The future of computing showed up early
Vice President and General Manager, Chrome OS
Editor’s note: Today’s post is by John Solomon, VP of Chrome OS. Now more than ever, workers rely on technology to stay connected. If you missed John’s discussion with Alex Konrad, listen to the Forbes discussion here, or join John on the premiere episode of Tea Time Tech Talks presented by Chrome Enterprise where John shares his personal journey to the Chrome OS group at Google and his optimistic perspective of the future of computing. [goo.gle/TTTT]
The year 2020 will be remembered by us all as a year of extreme challenge, loss, and perseverance. For me, it’s also one of gratitude as I mark my second year on the Chrome team here at Google. The past 24 months have not only been the richest and most engaging in my career, but they’ve also offered me my steepest learning curve.
During this time, we’ve matured and rapidly grown a new, thoroughly modern computing platform: security from silicon to the cloud, a modern OS, and a breadth of applications to get tasks done. Alongside it, we’ve worked with developers, OEMs, customers, and even our competitors to make computing more open and collaborative, all in a secure, simple and affordable stack.
I’m a person who gravitates toward opportunities where we can challenge the status quo, and I always try to bring to those challenges an optimistic view of what’s possible. As we expanded a truly modern operating system over these past two years, we saw increased demand and confirmed we were onto something for the longer term. The concept of powerful cloud-based computing on speedy and cost-effective tech was increasingly appealing. We were focused on the idea of extending the benefits across all segments, from consumers to students, and increasingly for businesses of all types.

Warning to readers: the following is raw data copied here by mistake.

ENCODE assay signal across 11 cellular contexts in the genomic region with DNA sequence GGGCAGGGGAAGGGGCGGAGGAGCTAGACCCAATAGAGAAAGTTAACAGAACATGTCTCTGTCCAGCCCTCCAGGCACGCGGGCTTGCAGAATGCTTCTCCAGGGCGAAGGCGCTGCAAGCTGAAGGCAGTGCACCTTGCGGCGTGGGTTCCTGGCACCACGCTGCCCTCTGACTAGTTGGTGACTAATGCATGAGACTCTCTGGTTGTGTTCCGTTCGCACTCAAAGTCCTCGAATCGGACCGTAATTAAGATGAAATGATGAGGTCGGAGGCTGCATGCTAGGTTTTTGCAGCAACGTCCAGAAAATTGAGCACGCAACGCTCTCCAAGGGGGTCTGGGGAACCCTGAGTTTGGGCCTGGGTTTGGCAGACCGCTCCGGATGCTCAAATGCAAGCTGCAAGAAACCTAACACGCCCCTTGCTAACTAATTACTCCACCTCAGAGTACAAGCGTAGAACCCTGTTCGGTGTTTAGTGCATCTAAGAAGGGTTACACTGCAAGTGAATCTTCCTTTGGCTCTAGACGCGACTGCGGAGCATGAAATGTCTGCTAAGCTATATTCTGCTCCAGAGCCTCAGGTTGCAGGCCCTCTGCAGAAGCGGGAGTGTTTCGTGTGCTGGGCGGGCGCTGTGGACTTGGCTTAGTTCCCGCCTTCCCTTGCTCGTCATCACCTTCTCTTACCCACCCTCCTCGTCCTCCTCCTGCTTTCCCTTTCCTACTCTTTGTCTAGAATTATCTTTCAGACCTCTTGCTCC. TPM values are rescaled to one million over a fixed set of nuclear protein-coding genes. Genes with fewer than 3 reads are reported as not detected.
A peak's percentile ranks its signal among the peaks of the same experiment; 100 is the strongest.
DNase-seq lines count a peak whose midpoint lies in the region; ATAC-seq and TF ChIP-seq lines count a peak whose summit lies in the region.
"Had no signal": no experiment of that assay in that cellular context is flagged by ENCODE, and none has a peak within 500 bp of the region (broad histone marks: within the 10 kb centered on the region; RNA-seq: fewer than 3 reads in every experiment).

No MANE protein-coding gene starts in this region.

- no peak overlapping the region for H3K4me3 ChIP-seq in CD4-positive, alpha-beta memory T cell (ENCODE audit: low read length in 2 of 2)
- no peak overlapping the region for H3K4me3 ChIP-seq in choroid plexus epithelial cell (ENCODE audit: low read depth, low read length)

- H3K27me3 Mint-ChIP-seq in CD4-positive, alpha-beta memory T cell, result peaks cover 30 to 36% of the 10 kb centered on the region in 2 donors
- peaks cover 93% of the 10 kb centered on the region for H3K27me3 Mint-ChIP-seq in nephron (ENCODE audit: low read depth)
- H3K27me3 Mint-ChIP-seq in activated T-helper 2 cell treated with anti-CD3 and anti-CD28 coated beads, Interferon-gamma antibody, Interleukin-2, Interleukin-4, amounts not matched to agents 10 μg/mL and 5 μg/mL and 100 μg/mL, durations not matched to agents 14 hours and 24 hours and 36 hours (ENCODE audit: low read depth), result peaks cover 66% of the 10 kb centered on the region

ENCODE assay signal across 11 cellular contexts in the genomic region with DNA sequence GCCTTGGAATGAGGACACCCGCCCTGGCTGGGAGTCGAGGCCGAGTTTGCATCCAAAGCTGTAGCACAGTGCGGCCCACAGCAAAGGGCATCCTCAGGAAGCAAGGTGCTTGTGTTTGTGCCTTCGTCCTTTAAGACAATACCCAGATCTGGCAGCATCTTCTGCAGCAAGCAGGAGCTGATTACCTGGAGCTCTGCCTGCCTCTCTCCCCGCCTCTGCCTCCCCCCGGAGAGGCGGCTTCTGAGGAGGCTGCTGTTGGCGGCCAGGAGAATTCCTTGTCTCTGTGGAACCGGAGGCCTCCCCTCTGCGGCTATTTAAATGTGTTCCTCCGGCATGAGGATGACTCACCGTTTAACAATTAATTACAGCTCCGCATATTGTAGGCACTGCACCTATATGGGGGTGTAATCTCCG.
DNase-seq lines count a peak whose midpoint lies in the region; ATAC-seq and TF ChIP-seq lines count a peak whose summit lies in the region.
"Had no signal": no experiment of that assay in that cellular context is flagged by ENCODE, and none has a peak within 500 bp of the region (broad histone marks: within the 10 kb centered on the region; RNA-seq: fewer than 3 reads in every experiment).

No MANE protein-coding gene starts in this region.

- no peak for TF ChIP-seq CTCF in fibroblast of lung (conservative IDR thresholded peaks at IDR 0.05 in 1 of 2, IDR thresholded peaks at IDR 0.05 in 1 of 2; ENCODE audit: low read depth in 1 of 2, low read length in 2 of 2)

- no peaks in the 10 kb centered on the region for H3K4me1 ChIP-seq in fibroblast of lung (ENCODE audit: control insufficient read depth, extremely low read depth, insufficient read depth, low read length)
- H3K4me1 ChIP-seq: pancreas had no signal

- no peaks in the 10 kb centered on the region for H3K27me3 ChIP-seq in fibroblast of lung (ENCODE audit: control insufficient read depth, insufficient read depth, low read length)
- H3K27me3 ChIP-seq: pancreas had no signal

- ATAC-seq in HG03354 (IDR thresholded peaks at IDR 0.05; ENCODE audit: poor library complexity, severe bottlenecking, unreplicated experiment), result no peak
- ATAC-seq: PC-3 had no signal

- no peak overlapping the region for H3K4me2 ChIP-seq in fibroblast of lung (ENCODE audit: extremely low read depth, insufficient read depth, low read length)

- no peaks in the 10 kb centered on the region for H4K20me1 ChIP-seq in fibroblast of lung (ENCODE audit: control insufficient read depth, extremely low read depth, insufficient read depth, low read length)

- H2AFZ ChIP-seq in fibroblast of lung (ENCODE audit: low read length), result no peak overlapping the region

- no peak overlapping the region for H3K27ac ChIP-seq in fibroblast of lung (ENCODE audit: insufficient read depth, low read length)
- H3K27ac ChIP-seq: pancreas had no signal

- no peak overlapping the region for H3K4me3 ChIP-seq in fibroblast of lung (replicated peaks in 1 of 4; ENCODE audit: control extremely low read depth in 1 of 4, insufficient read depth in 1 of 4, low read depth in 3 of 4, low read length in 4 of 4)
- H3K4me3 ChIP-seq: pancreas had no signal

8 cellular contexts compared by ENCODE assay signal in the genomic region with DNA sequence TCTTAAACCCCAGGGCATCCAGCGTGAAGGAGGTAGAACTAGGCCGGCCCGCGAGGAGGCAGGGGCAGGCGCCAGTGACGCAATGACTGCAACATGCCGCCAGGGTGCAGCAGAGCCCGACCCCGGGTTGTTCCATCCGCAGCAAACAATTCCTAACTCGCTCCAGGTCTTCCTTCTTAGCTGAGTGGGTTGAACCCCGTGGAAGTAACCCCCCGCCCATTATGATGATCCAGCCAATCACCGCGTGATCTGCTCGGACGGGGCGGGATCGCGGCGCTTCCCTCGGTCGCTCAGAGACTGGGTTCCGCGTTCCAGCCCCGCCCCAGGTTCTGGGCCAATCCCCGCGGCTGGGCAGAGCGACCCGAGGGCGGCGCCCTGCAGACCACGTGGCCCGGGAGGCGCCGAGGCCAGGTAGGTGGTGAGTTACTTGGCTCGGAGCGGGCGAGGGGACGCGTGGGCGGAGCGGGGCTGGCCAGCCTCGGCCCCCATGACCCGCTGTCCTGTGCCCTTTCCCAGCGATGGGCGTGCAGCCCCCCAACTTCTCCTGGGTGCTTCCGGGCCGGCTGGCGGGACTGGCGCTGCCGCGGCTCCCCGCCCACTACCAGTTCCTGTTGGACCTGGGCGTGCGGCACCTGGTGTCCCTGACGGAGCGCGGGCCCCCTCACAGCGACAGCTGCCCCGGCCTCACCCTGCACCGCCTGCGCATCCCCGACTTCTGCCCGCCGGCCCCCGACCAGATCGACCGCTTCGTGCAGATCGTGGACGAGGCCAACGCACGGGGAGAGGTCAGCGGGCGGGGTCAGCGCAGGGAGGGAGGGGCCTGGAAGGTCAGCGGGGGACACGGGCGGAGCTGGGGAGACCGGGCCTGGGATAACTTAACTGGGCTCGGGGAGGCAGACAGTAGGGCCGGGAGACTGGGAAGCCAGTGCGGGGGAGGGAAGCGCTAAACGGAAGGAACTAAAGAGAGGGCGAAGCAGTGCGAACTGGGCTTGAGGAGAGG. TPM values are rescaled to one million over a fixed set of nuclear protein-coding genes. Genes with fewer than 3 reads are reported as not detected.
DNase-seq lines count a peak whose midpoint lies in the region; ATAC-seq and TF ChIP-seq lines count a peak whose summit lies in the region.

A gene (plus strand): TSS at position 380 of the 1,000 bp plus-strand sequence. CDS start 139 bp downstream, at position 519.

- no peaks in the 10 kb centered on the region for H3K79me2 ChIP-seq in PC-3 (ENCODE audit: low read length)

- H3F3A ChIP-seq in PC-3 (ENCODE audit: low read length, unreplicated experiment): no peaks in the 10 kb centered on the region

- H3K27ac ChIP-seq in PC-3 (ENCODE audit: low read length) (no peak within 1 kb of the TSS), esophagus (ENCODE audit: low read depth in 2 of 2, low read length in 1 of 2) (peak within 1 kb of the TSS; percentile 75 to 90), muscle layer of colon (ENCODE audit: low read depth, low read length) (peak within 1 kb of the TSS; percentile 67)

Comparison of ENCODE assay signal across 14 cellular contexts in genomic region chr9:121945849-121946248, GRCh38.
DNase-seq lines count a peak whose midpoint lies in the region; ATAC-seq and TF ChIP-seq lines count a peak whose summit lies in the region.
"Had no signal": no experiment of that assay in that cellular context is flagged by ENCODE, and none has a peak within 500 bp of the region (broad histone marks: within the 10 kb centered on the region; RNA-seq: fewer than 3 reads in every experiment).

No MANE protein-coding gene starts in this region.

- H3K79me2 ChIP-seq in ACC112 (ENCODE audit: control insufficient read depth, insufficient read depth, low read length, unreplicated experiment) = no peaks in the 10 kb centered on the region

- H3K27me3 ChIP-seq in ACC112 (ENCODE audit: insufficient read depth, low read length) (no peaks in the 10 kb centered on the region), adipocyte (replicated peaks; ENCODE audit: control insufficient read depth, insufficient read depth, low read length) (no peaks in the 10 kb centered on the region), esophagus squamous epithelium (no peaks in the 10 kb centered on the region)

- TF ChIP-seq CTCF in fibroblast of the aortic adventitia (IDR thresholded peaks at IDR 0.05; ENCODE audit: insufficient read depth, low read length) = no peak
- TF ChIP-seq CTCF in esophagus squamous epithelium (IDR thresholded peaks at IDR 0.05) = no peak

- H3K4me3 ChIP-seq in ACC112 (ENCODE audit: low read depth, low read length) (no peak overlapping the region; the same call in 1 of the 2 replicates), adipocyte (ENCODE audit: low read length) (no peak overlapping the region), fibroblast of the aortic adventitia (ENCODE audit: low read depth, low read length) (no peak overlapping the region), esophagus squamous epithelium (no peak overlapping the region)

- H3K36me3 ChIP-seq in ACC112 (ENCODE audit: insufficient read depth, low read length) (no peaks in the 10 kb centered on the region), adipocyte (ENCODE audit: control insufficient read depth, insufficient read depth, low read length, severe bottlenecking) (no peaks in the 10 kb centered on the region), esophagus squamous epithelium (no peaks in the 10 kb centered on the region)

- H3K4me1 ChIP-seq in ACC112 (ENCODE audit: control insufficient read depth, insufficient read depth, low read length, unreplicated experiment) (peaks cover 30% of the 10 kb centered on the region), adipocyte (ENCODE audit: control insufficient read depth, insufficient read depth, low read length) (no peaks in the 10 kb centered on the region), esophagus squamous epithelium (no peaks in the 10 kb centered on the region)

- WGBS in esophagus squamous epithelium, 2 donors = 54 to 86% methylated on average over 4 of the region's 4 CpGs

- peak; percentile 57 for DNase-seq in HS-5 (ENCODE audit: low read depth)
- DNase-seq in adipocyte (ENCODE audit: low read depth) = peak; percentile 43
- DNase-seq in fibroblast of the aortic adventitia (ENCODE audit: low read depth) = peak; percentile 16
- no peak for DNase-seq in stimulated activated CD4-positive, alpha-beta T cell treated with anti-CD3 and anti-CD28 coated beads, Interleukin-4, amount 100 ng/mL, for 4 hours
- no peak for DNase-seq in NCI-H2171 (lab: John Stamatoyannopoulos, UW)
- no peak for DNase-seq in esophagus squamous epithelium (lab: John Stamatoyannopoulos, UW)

Then everything changed
The COVID-19 pandemic has injected a stochastic shock to the trendlines. The idea of having cloud-based devices that can be accessible anytime and anywhere is no longer a nice-to-have, it will likely become a necessity for many businesses as they adopt a more versatile way of working. What we thought would be five years out is now happening far more quickly.
Evolution of remote working population over time
Google Internal Data, for illustration only
The remote work revolution